(2001, Children-Fantasy, color)
Mike Nelson, Kevin Murphy, and Bill Corbett
I CAN HAZ WIZARD?
In a nutshell:
The eponymous orphan fights the forces of darkness at wizard school.
Ten years ago, baby Harry survived a terrible attack by the dark wizard Voldemort. The assault killed his parents, but as she died, Harry’s mom cast a spell sealed by her own sacrifice that made Harry an anathema to evil sorcerers. This caused his attacker’s demise... but you weren’t supposed to know that yet. Sorry.
Anyway, the whole wizard community rolls out a sort of “ding-dong the witch is dead” celebration, during which Harry is spirited away by the wise wizard Dumbledore (Richard Harris) and left in the care of Harry’s more mundane relatives, the Dursleys. Advancing to the present day, Harry (Daniel Radcliffe) has grown up in a cupboard under the Dursley’s stairs, and despite the borderline abusive parenting techniques of his aunt and uncle, has somehow become a remarkably complex-free young man.
One day, Harry receives a letter delivered by an owl. His uncle confiscates and destroys it. More owls arrive with letters. Dursley destroys those too. When letter-bearing owls mob the house, they all go on vacation to a remote island to escape them. It’s no use; at midnight on Harry’s birthday, a huge hairy man named Hagrid (Robbie Coltrane) breaks down the door to deliver the letter personally. Turns out that Harry is a wizard just like his mom and dad, and has been invited to attend Hogwarts, apparently the premiere school of wizardry in the country. Why didn’t the Dursleys want him to know this? Who knows?
Harry hurries off with Hagrid to Diagon Alley, a Dickensian shopping mall for magical folk, hidden in downtown London. They purchase school supplies (including a wand provided by John Hurt) clear up some of the backstory (as noted in the first paragraph of this summary) and engage in ominous foreshadowing (i.e., their trip to the goblin bank to pick up something that turns out to contain the eponymous magic rock.) More enchanted shenanigans ensue as Harry boards an invisible train bound for Hogwarts, and meets his two best-friends-to-be, Ron (Rupert Grint) and Hermoine (Emma Watson).
The school year progresses. Harry attends various wizarding classes, plays a wizarding sport, and breaks a lot of wizarding rules. Over the course of the year, he learns that a magic artifact called the sorcerer’s stone has been moved to the school to protect it from an evil wizard’s ghost—yes, the very same evil wizard who killed his parents. He finds the aforementioned ghost on the school grounds later, feeding on unicorn blood to keep itself from fading. After all attempts to warn the adults fail, Harry and his pals resolve to grab the stone themselves.
This leads to a longish sequence in which Hermoine uses her knowledge of magic herbs to escape man-eating plants, Harry uses his broom-riding prowess to catch a flying key, and Ron uses his superior gaming skills to play his way across a living chess board. Harry leaves the others behind to find the evil shade already at the last puzzle. (Oddly enough, he’s attached to the back of a teacher’s head). Harry solves the puzzle and tries to escape, but the evil-headed teacher traps him. Fortunately, the anti-evil spell his mom cast all those years ago is still in effect, reducing the teacher to ashes and forcing the ghost to flee.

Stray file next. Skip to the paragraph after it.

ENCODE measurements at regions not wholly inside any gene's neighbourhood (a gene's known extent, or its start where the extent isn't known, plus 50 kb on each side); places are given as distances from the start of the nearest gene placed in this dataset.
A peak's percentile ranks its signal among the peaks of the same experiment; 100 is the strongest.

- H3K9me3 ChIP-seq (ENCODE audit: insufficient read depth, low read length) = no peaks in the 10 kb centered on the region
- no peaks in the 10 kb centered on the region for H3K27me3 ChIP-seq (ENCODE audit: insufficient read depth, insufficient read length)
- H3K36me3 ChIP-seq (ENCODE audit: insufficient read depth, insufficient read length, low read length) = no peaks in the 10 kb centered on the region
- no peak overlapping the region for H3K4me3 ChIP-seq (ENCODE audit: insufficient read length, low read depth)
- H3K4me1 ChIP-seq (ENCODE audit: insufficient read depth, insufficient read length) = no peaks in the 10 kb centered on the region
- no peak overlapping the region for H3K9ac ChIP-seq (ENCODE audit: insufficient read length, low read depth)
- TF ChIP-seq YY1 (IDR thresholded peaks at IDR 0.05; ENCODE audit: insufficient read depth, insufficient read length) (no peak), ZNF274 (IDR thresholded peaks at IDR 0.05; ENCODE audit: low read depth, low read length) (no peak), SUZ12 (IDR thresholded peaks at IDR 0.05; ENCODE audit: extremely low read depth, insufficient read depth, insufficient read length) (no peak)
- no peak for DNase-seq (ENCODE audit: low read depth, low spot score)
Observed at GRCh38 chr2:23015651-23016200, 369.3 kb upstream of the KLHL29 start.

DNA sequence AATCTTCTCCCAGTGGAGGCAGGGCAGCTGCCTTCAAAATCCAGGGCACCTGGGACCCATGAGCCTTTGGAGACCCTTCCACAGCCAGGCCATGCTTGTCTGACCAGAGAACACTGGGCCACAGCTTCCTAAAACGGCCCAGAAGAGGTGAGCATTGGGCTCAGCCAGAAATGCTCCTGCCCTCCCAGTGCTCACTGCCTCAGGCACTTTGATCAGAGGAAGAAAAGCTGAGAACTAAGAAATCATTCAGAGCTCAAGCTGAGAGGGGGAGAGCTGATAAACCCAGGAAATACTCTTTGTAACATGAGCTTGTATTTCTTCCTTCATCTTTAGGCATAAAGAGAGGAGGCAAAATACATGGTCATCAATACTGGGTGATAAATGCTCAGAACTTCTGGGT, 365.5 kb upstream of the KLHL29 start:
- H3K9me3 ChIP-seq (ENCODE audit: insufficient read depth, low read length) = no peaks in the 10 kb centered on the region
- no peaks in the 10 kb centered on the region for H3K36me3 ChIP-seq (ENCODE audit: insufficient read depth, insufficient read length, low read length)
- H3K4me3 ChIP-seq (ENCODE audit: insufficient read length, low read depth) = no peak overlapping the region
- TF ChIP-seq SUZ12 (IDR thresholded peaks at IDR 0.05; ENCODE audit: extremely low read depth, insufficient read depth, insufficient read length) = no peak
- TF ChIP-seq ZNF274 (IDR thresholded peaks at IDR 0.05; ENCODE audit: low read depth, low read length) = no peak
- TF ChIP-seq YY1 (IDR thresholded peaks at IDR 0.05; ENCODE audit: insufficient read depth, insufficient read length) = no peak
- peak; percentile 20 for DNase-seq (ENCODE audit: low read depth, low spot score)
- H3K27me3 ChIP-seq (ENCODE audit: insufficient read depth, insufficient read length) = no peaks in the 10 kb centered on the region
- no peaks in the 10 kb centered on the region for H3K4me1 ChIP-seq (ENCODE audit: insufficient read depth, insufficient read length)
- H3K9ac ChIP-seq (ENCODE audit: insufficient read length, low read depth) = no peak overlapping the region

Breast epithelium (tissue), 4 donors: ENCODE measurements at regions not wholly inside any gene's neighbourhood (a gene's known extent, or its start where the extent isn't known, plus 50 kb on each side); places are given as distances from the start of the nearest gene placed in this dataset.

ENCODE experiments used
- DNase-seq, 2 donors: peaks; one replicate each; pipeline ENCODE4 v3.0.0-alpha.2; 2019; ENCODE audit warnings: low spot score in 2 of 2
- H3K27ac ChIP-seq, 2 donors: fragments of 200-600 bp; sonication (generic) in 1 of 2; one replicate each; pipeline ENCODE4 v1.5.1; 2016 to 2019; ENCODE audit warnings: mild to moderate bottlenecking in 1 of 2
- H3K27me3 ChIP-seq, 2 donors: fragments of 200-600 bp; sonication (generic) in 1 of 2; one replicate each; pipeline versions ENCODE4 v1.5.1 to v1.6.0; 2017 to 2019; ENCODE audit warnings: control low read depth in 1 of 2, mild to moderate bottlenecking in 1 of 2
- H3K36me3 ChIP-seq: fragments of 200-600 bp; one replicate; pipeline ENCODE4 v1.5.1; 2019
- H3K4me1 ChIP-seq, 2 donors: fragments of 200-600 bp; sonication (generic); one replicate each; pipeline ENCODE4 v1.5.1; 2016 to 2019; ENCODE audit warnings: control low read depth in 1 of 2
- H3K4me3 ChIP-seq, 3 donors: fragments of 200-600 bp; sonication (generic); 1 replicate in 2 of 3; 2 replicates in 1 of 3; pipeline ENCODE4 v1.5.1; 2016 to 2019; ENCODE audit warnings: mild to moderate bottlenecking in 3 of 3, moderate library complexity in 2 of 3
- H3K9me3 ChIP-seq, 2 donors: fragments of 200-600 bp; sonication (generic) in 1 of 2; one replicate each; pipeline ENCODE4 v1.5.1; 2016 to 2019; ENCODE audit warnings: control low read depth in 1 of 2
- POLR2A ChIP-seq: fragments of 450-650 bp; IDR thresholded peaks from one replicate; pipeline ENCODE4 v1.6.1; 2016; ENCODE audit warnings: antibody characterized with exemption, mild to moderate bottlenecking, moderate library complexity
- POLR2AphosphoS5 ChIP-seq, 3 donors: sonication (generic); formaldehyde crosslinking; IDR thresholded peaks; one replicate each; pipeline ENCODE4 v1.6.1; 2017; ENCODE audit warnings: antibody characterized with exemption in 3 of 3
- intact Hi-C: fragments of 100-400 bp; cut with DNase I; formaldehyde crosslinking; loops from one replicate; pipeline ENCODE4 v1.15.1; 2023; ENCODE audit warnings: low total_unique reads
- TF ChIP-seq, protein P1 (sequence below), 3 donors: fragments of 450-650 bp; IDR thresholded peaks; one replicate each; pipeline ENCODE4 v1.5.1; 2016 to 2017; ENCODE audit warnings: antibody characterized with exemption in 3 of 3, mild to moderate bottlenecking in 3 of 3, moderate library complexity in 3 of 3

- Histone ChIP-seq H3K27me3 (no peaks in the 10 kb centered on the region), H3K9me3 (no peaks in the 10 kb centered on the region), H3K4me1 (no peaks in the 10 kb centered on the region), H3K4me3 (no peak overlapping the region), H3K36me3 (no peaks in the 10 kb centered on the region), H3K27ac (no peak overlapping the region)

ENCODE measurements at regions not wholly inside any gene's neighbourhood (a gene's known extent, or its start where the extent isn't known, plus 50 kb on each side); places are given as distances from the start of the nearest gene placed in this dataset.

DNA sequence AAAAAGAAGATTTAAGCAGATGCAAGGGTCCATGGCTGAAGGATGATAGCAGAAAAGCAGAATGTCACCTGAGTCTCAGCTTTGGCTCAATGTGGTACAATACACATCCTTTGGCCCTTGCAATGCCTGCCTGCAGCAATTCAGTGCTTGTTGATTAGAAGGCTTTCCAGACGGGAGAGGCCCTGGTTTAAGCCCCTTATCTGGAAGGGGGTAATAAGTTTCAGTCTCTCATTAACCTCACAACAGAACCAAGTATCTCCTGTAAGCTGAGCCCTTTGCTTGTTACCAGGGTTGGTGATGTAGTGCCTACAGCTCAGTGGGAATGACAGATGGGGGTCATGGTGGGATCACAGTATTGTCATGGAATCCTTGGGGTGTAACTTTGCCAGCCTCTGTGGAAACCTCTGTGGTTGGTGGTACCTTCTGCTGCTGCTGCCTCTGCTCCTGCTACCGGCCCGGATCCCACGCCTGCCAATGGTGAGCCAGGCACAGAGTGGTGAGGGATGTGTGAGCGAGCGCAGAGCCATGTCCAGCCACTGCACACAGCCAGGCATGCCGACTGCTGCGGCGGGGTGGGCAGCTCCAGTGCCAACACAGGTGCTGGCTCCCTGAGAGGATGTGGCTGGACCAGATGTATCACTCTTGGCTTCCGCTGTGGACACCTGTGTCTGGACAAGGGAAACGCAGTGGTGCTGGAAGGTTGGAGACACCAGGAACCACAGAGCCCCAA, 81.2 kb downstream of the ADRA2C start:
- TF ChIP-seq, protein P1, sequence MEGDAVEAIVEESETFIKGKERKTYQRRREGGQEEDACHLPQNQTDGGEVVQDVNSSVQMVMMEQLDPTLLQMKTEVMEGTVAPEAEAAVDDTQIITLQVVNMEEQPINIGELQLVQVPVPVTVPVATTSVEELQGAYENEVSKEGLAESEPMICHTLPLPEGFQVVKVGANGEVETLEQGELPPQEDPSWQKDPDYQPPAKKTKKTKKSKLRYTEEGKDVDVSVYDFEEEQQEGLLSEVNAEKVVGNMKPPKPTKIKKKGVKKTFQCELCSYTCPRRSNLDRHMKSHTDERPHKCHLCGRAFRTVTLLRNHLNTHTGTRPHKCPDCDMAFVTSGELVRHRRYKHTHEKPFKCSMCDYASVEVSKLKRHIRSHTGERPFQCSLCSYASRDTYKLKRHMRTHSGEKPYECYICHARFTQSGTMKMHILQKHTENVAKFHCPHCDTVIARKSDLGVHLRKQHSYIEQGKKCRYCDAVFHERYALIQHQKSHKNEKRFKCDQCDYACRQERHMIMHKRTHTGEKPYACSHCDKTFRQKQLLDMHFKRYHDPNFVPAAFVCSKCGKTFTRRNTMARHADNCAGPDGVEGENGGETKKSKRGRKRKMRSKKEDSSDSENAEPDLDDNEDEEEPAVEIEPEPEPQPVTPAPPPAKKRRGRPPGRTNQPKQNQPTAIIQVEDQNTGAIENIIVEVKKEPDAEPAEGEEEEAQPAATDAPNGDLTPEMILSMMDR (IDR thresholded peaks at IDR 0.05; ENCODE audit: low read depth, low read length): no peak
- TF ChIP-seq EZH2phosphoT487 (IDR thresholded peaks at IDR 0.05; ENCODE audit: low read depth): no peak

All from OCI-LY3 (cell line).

At least, that’s the way Dumbledore explains it in the epilogue. Finally, there’s the end-of-school banquet where everyone gets rewarded for their flagrant and repeated violation of school rules, and then it’s back on the train home until next sequel...er, year.
I confess I don’t understand Potter-mania. Sure, I’ve read and enjoyed the books. Yes, I’ve seen and enjoyed all but the most recent of the films. But they’re not that good. They’re pulp. Superior pulp, to be sure, but that we, the public, should combine to make the creator of this pulp richer than the Queen astounds me. I mean, I’ve always liked and read this kind of fiction; where did the rest of you come from? Ursula LeGuin, Diana Wynn Jones, Susan Cooper, and Phillip Pullman aren’t multi-billionaires. So why is J.K. Rowling?
These unanswerable questions aside, I admit I like this movie. Its imperfections and inconsistencies are many (I’ve noted a few of them above), but film moves well considering the lengthy running time, and the story is charming and fun. I found myself wishing that I had gone to a wizarding school too—except, you know, without the dead parents and the vengeful wizard’s ghost. Surely this was the intent of the author and filmmaker, and by that measure it can be considered a success.
With so much whimsy and humor already mixed into the film, I had my doubts about the feasibility of a Rifftrax. I shouldn’t have worried. The film keeps it light even during the scary parts, and so do Mike, Bill, and Kevin. Most of the commentary runs parallel to it, making jokes about popular culture without mocking the events in the film, per se. Examples: the lolcats reference “I CAN HAZ WIZARD?” while the cat/witch McGonagall watches Dumbledore; the suggestion “Orko?” when Hagrid talks about the greatest wizard in the world; and an exhortation from one of the owls to “seek the rats of NIHM.” A notable exception to this is the Quiddich match, a nonsensical wizard sport that the Rifftrax crew mocks mercilessly, but for the most part, both the film and the commentary are lighthearted and fun, making them a pleasure to watch together.
(2001, Children-Fantasy, color)